Garden club continues to blossom, bring beauty to Lancaster
Since then 80 years have passed and to celebrate this anniversary, members of the Lancaster Garden Club hosted a celebration Wednesday, July 11, at the Lancaster Country Club.
The Lancaster Garden Club’s history stems from Birdsey Jackson, the founder, who at the time invited a small group of women to meet at her home to form a garden club. Newly organized, the members met twice a month at each other’s homes.
The club grew immensely from there, even forming a junior garden club. Their achievements included the planting of French and Persian lilacs in Como Lake Park, some of which still stand today.
Also, during the dark days of the war, the club furnished cookies, candy, and decorations for the air cadets of Curtiss Aire. Between bond selling and victory garden hoeing, the meetings continued.
Members came and went, younger matrons became interested in keeping the garden club going. They continued to encourage civic beautification in the community, maintain and preserve New York State natural resources and stimulate interest in gardening among members, community, and youth- all of which became club objectives and are continued today.
“It has changed since I belonged,” said Mariette Miller, past president of the club, chairperson of the 80th anniversary event, and a member of the club for nearly 40 years. “It was definitely a night out at that time and it was quite serious. We would go to meetings and we would dress nicely and had a silver tea service and since then it has evolved.”
With about 60 members of all ages, they take part in areas of design and competitions that are held at the Erie County Fair.
Current President of the Lancaster Garden Club Carol Ottaviani said she has been a member for eight years and every summer the club creates a display at the fair. This year, the fair’s theme is “Wild about the Fair,” so the garden will reflect “Walking on the Wild Side,” and be a jungle themed garden. This is overseen by Janet Heinemann, a garden club member.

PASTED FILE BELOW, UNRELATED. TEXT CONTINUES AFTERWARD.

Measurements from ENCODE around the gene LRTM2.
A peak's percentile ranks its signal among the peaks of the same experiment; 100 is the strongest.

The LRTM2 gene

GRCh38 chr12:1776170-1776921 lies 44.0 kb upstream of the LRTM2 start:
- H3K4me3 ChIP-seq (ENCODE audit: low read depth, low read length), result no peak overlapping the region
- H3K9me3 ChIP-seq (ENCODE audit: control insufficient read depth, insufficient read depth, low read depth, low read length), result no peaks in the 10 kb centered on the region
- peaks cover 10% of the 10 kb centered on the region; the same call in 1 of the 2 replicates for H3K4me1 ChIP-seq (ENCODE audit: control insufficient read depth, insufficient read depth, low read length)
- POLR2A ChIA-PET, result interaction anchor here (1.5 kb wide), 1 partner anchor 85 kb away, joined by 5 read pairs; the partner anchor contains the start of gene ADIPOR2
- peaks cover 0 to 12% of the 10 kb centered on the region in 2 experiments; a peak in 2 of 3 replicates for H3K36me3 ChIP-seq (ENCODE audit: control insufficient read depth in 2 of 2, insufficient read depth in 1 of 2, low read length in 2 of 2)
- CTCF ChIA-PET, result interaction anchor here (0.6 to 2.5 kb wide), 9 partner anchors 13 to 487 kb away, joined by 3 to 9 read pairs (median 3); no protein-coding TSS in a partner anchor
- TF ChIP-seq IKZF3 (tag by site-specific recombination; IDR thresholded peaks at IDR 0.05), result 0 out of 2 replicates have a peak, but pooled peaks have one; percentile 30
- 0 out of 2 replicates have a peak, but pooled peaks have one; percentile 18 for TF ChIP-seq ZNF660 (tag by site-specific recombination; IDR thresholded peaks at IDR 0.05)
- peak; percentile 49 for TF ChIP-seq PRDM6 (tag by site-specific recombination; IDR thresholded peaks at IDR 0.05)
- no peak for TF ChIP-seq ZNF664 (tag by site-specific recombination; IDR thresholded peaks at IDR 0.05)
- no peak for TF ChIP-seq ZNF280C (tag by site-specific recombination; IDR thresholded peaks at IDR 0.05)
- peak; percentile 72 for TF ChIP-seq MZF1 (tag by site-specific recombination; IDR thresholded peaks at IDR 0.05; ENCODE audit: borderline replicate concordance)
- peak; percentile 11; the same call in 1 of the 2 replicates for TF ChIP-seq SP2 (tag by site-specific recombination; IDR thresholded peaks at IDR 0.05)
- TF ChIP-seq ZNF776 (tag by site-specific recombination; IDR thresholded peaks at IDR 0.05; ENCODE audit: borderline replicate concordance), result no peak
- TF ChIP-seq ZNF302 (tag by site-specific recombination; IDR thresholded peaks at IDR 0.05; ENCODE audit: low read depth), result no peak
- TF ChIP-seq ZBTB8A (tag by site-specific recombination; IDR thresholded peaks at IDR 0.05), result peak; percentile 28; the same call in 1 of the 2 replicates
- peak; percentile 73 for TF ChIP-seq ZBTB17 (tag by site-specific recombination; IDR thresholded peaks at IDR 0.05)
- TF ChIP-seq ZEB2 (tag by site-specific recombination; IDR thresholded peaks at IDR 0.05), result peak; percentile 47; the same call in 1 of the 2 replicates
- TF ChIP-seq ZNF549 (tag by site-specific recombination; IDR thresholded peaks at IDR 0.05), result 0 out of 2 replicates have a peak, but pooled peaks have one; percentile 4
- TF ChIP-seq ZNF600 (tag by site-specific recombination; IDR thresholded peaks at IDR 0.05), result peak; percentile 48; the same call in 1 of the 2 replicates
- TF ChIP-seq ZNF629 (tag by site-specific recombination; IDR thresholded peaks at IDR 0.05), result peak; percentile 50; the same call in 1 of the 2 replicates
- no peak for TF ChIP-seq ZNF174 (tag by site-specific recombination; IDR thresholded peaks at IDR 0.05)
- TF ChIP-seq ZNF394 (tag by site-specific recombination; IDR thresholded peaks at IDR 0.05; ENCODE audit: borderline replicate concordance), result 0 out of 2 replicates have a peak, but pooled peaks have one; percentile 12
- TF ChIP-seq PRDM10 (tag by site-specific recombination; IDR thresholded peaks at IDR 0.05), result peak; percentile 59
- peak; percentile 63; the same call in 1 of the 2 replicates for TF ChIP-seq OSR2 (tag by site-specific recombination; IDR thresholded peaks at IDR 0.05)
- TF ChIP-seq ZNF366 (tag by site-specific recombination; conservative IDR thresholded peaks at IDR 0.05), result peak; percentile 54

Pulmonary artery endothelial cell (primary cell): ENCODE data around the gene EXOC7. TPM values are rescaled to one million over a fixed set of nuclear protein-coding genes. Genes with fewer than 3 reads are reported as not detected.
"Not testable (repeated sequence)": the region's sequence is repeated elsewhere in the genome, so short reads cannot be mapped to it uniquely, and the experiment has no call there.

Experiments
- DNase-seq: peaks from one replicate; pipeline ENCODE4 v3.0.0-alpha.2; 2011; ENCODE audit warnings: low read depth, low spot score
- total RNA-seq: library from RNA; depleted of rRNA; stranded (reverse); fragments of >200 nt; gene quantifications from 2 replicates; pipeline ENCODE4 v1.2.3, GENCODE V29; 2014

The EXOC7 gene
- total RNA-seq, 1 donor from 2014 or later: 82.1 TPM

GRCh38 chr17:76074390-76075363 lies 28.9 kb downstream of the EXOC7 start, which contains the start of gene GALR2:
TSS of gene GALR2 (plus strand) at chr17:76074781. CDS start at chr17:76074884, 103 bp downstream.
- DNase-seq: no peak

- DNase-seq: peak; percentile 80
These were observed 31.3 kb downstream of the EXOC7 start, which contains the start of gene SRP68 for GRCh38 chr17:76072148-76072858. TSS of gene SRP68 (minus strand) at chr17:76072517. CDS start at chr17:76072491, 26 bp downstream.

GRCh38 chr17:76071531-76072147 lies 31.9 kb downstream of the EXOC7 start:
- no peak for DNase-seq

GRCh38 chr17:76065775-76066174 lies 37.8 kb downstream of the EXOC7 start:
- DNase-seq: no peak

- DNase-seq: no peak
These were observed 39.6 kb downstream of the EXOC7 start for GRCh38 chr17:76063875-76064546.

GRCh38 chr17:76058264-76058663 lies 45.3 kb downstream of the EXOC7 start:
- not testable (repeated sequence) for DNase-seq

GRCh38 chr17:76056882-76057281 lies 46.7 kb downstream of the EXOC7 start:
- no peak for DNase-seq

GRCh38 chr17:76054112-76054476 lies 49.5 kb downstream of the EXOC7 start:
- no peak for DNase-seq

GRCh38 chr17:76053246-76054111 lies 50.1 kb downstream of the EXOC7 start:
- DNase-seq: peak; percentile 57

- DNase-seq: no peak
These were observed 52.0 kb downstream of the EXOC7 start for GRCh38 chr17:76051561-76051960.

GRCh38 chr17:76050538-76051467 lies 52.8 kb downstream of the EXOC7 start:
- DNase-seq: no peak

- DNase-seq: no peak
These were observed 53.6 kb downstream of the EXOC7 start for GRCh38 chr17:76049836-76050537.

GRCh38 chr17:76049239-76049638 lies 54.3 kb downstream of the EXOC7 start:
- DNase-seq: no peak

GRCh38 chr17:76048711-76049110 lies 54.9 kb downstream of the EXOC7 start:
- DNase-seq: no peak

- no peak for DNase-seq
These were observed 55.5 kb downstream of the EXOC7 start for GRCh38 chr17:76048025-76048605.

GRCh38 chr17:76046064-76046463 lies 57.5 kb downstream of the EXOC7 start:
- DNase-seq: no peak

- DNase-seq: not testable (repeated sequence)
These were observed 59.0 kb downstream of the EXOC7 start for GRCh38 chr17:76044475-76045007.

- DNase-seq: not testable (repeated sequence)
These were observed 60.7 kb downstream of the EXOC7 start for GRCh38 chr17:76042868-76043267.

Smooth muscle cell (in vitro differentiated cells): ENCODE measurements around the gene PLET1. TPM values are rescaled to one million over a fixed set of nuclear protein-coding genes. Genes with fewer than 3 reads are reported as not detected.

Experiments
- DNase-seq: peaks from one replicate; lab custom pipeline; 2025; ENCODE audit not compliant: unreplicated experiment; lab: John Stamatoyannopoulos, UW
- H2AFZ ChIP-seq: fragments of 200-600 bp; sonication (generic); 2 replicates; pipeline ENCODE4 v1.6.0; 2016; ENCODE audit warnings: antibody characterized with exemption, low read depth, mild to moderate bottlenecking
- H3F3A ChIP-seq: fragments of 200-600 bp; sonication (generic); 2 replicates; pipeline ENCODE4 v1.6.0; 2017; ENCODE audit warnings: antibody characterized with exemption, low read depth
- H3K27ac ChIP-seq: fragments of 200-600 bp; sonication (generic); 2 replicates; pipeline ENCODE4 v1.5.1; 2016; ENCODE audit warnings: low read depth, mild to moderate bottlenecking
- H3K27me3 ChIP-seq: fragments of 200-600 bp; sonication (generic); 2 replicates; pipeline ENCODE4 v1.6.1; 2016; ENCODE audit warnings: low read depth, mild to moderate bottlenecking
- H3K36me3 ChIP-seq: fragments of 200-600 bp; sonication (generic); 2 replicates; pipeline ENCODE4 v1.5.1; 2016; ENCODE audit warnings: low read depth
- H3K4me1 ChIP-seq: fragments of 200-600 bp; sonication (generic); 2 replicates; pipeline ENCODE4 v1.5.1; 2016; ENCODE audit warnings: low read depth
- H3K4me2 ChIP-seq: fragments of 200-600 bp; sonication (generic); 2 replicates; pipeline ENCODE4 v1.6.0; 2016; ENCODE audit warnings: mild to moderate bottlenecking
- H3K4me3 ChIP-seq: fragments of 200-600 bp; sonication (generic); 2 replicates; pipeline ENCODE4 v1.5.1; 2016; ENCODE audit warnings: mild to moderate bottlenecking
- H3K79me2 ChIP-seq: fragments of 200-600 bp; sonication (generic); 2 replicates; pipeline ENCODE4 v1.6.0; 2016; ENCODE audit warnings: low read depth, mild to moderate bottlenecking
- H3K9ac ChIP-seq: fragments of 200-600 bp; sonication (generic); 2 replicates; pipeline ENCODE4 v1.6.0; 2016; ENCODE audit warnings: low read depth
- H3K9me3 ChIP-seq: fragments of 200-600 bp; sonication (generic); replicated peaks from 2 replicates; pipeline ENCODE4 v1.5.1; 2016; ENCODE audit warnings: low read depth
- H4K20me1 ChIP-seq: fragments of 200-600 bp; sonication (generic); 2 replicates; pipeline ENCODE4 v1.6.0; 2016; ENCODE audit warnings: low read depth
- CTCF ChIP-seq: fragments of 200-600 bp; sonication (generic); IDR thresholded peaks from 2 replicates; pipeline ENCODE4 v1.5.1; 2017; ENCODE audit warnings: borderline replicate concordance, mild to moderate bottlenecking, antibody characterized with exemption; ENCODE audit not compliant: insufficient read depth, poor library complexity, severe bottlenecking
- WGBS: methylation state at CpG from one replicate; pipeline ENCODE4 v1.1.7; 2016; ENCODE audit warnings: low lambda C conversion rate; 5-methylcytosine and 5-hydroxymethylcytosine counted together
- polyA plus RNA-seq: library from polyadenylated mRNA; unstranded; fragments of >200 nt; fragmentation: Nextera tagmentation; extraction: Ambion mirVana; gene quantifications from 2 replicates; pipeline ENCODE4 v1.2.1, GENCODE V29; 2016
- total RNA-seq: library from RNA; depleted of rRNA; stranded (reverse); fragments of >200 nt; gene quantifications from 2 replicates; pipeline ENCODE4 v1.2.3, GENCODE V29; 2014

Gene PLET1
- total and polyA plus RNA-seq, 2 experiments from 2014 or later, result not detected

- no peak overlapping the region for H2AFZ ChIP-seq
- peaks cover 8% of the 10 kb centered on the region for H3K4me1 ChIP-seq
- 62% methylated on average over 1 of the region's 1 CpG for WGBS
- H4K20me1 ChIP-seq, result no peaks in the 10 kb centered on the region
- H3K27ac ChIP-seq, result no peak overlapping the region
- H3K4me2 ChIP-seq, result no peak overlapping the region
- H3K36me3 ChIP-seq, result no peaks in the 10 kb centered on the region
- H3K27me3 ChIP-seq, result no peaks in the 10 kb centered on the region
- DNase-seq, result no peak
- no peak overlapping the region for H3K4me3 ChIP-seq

“You go into the garden club with different expectations,” remarked Dawn Brennan, publicity chairperson for the club and a member for 27 years. “My main interest was horticulture and everybody has a different niche.”
Miller for example said she does not share Brennan’s passion for horticulture, but enjoys the artistic aspects of the club.
“I have always had a love for the garden club,” added Miller. “You almost can’t explain it. It is a wonderful organization and we hopes it keeps going.”
Debbie Braun, past president, said the club gardens in front of the town hall, the Village of Lancaster Municipal Building and members take part in garden therapy at the St. Elizabeth’s Home, Elderwood and Maplewood.
“We work with the community,” remarked Braun. “We do youth projects such as Arbor Day and then Christmas as well. We try not to do just stuff just within. We try to work within our community as well.”
As a newer member, Braun said the club does a variety of things throughout the year.
“We are not just about getting your hands dirty in a garden or making an arrangement,” added Braun. “There are other ways people can contribute to the club as well.”
In addition, Joanne Olszewski, a member for 28 years, said with all the new subdivisions in the town, a lot of women come to the club hoping to learn how to beautify their gardens and yard.
“We help them by offering programs and demonstrations [at our monthly meetings,]” commented Olszewski.
These are also offered to current members so they can continue to learn and educate themselves.
“The way members continue to transfer the knowledge they have gained to the newer members is always wonderful,” said Brennan. “The camaraderie continues to grow from young women to older women.”
The 80th anniversary celebration included a social hour, dinner, and a program, which reminisced about the history of the club and included scrapbooks of past projects and members.
Braun said the scrapbooks go back many, many years, almost to the very beginning.
“It is very interesting to look at what the ladies did to help during WWII in that respect,” added Braun.
The Lancaster Garden Club also received a proclamation from the Town and Village of Lancaster.
“I think one of the most important things of the garden club is there is such a variety of women of all ages, walks of life, education, and families,” said Olszewski.
Anyone is welcomed to attend a meeting to become a potential member. The club meets at 7 p.m. on the second Wednesday of the month at St. John’s Lutheran Hall, 55 Pleasant Ave., Lancaster. For more information, visit www.lancastergardenclub.com.